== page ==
Experimental investigations of basic cognitive mechanisms involved in self- control

(Kleinsorge, Scheil)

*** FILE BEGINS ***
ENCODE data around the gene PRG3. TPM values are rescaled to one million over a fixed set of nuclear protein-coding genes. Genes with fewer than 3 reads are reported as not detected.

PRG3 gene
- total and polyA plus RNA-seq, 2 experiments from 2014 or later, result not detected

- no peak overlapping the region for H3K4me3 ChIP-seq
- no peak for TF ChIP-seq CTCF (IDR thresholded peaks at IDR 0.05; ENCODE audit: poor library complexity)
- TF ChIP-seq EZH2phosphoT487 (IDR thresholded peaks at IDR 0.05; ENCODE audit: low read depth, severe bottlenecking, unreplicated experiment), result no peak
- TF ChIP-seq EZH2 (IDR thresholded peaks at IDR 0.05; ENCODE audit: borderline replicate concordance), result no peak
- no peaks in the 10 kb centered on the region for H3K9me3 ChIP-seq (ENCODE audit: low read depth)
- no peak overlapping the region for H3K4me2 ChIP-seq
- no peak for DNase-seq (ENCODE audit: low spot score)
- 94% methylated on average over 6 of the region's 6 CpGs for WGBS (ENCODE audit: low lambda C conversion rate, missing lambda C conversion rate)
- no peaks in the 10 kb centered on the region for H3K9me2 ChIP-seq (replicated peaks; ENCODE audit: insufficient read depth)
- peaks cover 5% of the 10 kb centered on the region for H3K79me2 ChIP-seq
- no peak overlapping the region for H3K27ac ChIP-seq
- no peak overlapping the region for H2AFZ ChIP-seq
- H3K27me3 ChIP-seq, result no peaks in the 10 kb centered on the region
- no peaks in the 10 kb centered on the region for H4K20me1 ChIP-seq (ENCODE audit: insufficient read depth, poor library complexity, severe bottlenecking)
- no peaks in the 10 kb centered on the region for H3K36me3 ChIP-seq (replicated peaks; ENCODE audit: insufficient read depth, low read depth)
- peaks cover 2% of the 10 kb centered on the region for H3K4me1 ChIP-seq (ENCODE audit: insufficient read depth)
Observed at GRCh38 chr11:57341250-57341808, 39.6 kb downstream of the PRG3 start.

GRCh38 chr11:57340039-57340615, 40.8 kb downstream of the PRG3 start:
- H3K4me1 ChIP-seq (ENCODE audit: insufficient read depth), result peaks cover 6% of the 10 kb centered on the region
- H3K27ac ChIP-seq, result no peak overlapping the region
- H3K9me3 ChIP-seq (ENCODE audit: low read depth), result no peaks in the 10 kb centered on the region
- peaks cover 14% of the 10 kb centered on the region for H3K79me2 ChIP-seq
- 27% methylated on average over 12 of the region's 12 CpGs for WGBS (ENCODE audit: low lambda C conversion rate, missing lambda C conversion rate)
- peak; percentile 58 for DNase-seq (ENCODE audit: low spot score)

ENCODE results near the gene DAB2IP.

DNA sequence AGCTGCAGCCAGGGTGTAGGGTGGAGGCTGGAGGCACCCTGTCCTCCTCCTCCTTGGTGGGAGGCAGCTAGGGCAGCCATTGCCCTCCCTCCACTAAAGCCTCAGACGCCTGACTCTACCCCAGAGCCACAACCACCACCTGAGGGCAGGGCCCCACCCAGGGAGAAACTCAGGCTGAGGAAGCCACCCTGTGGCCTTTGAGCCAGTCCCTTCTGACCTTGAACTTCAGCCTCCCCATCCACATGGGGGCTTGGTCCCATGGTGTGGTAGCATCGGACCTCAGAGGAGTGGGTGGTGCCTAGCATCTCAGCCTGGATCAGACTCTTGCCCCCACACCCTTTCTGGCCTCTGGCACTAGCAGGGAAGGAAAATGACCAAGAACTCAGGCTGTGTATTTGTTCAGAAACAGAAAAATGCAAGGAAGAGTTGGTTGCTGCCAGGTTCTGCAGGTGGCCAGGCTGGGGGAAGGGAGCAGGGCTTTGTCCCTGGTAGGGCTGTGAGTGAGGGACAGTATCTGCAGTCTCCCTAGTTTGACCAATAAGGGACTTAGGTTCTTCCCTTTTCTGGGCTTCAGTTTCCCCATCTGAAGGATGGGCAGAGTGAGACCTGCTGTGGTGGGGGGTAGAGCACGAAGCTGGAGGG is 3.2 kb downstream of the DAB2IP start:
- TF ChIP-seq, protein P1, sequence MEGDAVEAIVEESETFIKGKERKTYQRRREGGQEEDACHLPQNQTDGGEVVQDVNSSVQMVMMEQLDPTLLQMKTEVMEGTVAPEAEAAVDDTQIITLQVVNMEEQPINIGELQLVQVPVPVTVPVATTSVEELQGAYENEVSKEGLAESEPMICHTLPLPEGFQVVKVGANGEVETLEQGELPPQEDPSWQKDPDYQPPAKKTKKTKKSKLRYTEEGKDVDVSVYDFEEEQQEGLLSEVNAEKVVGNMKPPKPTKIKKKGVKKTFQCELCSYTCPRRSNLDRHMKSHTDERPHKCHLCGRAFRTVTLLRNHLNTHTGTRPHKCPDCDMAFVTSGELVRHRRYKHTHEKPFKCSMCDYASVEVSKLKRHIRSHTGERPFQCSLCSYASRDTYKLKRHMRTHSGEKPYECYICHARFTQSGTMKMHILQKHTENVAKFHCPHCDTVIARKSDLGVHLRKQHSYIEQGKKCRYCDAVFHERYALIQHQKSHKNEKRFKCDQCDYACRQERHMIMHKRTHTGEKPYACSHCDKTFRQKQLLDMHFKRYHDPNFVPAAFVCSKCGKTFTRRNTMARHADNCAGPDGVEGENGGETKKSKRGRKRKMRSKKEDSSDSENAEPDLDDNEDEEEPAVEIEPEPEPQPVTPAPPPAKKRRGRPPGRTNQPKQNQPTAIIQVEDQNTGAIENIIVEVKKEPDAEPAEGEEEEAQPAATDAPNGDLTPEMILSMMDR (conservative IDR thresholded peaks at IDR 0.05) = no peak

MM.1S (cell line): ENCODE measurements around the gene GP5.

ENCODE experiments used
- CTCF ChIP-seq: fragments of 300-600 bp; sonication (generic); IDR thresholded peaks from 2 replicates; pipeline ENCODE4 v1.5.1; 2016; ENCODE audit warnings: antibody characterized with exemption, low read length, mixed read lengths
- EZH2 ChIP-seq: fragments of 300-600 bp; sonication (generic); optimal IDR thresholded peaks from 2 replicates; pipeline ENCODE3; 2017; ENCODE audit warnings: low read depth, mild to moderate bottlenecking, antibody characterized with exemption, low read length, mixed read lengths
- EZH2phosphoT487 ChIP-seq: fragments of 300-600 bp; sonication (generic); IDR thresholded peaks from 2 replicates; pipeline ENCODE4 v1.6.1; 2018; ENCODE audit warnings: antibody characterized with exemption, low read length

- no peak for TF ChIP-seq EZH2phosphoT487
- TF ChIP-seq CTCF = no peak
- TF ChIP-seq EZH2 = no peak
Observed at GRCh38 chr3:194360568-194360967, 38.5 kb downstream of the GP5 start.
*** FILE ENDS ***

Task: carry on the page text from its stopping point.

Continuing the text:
This line of research aims at elucidating the cognitive processes underlying flexible control of behavior. When people switch from one task to another, their cognitive system undergoes a transient state of relative instability that manifests itself in an enhancement of response times and error rates (switch costs). The efficiency of task switches depends on a number of factors. One important aspect is the fate of a recently abandoned task: When switching from one task to the next, the task set of the previously executed task is still highly activated, which may result in massive proactive interference. The control of this interference heavily relies on inhibitory processes (cf. Scheil & Kleinsorge, 2014). A second important factor is based on the way in which information about a forthcoming task switch is presented (cf. Kleinsorge & Apitzsch, 2012). A third important factor consists of the entirety of potential tasks whose performance may be required in a certain situation (cf. Kleinsorge et al., 2004; Kleinsorge & Scheil, 2015a).